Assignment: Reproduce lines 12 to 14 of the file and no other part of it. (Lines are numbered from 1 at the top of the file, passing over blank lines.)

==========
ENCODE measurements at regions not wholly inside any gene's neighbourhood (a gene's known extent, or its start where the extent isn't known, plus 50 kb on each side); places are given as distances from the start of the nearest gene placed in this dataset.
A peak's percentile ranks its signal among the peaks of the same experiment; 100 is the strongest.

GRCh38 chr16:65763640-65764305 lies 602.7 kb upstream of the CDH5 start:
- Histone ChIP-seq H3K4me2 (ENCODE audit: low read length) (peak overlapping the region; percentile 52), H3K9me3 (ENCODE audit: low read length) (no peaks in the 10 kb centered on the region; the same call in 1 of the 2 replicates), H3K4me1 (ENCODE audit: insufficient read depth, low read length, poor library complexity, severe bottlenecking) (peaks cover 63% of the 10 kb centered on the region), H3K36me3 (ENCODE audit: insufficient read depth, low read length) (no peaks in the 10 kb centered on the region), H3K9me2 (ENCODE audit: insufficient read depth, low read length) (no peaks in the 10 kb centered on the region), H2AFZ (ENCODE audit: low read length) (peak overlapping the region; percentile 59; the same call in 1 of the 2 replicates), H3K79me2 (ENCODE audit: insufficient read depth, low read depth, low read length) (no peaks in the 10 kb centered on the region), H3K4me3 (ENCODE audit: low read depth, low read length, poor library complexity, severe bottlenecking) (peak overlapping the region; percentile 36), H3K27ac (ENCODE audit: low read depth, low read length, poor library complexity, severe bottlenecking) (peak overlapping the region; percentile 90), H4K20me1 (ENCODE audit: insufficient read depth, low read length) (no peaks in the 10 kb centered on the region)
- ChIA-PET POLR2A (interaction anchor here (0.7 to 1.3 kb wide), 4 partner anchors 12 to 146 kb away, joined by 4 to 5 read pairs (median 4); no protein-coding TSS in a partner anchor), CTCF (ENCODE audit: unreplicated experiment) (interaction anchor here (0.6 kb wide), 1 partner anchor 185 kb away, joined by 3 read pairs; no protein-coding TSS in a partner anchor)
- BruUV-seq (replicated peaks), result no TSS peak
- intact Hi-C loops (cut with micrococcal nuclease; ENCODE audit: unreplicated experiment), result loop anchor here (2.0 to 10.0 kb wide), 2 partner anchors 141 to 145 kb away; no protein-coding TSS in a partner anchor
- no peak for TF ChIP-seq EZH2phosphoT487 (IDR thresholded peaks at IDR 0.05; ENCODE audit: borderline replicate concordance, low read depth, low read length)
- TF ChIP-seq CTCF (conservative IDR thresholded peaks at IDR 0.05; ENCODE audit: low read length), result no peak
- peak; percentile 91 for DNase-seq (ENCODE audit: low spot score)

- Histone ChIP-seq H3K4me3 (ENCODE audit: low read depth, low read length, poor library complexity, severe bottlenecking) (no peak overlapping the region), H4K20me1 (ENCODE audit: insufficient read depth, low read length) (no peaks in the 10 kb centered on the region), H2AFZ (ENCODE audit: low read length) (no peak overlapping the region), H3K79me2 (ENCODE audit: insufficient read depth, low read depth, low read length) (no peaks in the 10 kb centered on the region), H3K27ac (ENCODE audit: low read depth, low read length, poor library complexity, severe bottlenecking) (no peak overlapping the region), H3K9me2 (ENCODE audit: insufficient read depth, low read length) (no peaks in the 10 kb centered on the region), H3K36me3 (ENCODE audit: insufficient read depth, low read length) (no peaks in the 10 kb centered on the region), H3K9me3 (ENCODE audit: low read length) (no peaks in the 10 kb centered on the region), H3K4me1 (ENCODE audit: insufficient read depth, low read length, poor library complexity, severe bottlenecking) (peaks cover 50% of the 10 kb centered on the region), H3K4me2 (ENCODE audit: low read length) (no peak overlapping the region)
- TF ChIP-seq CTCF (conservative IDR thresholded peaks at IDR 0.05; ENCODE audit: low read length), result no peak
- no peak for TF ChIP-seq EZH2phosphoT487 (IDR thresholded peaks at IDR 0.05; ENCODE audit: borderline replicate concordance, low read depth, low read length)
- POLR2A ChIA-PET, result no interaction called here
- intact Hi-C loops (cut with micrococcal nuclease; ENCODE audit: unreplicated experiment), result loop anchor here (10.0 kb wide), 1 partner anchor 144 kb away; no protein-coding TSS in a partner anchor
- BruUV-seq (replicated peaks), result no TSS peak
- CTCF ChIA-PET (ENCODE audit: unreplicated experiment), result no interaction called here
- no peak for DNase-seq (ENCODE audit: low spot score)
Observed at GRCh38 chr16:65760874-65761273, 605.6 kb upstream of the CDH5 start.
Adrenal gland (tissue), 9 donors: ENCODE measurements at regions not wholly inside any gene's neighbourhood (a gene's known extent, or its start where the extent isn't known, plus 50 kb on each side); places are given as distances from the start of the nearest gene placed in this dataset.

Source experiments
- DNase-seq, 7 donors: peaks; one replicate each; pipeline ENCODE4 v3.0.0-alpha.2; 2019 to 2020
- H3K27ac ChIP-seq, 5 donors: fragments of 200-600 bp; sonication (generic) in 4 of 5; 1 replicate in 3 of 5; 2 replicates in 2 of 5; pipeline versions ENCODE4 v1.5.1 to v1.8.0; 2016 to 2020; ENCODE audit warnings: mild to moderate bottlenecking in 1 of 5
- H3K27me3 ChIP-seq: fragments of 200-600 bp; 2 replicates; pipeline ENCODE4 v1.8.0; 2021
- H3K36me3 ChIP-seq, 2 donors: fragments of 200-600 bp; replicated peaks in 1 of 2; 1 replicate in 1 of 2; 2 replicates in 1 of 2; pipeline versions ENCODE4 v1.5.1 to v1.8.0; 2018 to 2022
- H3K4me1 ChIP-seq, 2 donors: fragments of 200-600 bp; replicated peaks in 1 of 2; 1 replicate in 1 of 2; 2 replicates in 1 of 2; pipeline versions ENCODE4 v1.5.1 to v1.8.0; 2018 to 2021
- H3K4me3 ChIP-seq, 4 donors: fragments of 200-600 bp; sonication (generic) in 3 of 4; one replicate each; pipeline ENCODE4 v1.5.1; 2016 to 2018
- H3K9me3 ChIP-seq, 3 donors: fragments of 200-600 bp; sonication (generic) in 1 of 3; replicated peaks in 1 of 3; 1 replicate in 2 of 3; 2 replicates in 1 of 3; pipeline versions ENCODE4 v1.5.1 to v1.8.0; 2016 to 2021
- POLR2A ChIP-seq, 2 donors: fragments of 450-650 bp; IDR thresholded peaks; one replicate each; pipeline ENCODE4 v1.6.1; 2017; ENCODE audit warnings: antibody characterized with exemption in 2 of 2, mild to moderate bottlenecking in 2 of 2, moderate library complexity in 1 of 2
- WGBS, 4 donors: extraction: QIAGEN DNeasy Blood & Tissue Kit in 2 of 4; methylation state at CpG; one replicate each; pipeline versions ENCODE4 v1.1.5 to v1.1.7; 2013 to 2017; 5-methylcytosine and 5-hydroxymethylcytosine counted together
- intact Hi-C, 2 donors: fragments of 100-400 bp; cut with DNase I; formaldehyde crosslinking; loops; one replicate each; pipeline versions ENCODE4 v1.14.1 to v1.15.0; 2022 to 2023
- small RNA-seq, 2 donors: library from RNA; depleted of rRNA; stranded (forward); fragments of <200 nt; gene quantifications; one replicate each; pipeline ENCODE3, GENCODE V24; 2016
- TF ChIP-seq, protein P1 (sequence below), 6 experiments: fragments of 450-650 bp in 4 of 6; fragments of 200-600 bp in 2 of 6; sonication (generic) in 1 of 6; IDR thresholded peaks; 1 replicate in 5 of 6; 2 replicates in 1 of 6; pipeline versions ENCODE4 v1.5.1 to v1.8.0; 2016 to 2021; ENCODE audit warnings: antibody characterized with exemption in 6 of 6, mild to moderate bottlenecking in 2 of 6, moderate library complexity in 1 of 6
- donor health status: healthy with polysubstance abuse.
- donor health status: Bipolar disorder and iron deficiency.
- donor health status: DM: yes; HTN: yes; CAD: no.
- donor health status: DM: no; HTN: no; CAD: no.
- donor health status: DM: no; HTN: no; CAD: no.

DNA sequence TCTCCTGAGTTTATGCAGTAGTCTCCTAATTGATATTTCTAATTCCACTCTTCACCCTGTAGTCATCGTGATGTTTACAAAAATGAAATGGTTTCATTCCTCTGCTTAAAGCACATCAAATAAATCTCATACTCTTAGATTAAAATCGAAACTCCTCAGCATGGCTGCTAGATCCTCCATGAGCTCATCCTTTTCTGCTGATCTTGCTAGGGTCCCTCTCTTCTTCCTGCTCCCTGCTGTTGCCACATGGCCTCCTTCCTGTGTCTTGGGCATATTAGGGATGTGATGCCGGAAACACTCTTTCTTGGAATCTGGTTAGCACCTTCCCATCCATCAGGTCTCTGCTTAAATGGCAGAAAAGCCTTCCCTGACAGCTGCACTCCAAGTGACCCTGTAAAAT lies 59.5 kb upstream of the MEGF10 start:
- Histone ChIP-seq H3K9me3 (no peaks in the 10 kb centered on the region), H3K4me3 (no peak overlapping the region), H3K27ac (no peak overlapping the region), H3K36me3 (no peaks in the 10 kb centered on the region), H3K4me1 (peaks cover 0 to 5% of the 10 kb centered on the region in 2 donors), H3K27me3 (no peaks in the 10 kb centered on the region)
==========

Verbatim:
- TF ChIP-seq CTCF (conservative IDR thresholded peaks at IDR 0.05; ENCODE audit: low read length), result no peak
- no peak for TF ChIP-seq EZH2phosphoT487 (IDR thresholded peaks at IDR 0.05; ENCODE audit: borderline replicate concordance, low read depth, low read length)
- POLR2A ChIA-PET, result no interaction called here